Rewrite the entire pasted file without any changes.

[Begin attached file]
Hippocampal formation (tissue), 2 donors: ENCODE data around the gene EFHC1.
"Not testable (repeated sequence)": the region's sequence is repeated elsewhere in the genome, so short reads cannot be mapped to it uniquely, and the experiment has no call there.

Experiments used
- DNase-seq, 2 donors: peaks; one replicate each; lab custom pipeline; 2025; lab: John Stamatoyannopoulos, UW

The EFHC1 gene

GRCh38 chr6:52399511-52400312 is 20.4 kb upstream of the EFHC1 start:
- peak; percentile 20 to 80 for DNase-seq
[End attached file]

Hippocampal formation (tissue), 2 donors: ENCODE data around the gene EFHC1.
"Not testable (repeated sequence)": the region's sequence is repeated elsewhere in the genome, so short reads cannot be mapped to it uniquely, and the experiment has no call there.

Experiments used
- DNase-seq, 2 donors: peaks; one replicate each; lab custom pipeline; 2025; lab: John Stamatoyannopoulos, UW

The EFHC1 gene

GRCh38 chr6:52399511-52400312 is 20.4 kb upstream of the EFHC1 start:
- peak; percentile 20 to 80 for DNase-seq